7 On Your Side
Consumer Reports reveals best pre-paid debit cards
Prepaid cards are exploding in popularity. They can be used to make purchases in stores, online, and to get cash from ATMs
Consumer Reports has partnered exclusively with 7 On Your Side for a report on getting the most out of your pre-paid card.
These cards are different because you can only spend what you load onto the card, so no credit check is needed. However, Consumer Reports Money Adviser found some pre-paid cards are much better than others.
Michael Feight takes care of almost all his financial transactions with his Green Dot prepaid card.
"It's convenient. It's accepted everywhere Visa is accepted," he said.
Feight is very careful how he uses the card and says he's able to avoid almost all fees.
However, the Consumer Reports money adviser's investigation of 26 pre-paid cards finds many carry hefty charges.
"You can be charged an activation fee, a swipe fee every time the card is used, a monthly maintenance fee, and even a dormancy fee for not using the card often enough," Consumer Reports Money Advisor Margot Gilman said.
Consumer Reports says some of the highest fees are on the Account Now Gold Visa Prepaid card.
It charges $9.95 per month. It costs as much as $4.95 to load money onto the card and another $2.50 for every ATM withdrawal.
And with the NetSpend Prepaid Visa Pay-As-you-Go card, you're charged every time you use the card.
"For a daily user of the NetSpend Pay-As-You- Go card, the swipe fees could add up to hundreds of dollars a year," Gilman said.
The worst prepaid card in Consumer Reports' ratings is the Amerian Express for Target.
"You can only reload it at aTarget store unless you have a bank account or direct deposit. To get cash from an ATM almost always incurs a fee. And the card isn't FDIC insured," Gilman said.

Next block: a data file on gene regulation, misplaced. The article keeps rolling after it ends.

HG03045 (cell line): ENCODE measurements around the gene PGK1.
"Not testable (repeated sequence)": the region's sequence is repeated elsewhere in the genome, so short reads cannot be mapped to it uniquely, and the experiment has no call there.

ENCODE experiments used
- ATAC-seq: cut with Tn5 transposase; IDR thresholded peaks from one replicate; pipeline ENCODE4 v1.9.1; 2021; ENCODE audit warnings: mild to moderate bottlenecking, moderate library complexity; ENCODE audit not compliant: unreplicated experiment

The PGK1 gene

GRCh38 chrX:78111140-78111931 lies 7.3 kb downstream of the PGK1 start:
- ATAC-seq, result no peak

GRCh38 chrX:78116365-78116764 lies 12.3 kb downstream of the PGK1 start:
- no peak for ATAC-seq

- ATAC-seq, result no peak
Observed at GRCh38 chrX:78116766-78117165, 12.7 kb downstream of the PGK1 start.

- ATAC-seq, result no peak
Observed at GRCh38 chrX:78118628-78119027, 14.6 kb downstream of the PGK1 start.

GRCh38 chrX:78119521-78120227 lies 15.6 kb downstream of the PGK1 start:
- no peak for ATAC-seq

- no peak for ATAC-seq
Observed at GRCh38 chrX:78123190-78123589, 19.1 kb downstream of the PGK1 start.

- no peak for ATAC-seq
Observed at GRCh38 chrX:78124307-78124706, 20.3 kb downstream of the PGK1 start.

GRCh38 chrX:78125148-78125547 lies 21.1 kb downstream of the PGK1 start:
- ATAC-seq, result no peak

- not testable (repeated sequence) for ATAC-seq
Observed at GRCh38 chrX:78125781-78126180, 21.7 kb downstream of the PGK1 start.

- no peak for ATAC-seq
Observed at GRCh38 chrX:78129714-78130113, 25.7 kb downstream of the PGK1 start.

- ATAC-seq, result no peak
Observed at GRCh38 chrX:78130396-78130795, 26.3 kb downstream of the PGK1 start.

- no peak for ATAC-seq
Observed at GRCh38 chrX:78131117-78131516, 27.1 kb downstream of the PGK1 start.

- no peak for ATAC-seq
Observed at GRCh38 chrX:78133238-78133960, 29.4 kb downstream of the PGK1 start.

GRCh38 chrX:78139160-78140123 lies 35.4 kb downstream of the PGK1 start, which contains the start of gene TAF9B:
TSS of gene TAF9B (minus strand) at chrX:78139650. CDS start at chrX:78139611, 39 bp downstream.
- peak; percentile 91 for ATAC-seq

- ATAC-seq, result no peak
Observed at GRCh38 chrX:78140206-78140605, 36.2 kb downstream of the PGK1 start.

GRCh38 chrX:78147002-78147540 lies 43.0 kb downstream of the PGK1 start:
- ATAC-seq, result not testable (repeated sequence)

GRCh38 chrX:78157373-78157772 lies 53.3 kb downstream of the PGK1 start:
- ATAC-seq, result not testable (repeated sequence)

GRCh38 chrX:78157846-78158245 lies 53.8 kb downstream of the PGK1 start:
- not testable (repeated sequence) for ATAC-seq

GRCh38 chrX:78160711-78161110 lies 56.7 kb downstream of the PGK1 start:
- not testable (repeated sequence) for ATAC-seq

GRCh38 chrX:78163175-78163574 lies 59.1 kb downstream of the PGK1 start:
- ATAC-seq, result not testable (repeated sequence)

The Green Dot card is another good choice. As Feight has found, almost all fees can be avoided if you use it 30 times a month and reload with direct deposit.
With most pre-paid debit cards, figuring out the fees can be tough. No matter which one you're considering, read the fine print carefully. Also be aware pre-paid cards are not protected by law against loss or theft the way credit cards are, though most issuers have voluntary protections in place. You can get more information about pre-paid debit cards in the September issue of Consumer Reports.
visa, consumer reports, american express, 7 on your side, michael finney
- Frigid temperatures grip Bay Area, break records 3 min ago
- Cold snap could shatter 41-year-old Bay Area record
- At 50, new-look Mustang still has plenty of muscle 45 min ago
- Third day ends without finding missing SJ CEO
- Officer-involved shooting shuts down I-5
- 50 people displaced by San Leandro apartment fire
- Fast-food strikes return amid push for wage hikes
- Libyan officials say US teacher killed in Benghazi
- Northern California couple has rare triplets
- 3 Good Samaritans honored for Alameda water rescue
- Milpitas police investigate possible kidnapping
- abcnews: Who's getting early Oscar buzz?
- roundup: SF shooting; Milpitas possible kidnapping
- weather: Bay Area weather forecast for Thursday
Most Viewed StoriesMost Viewed Photos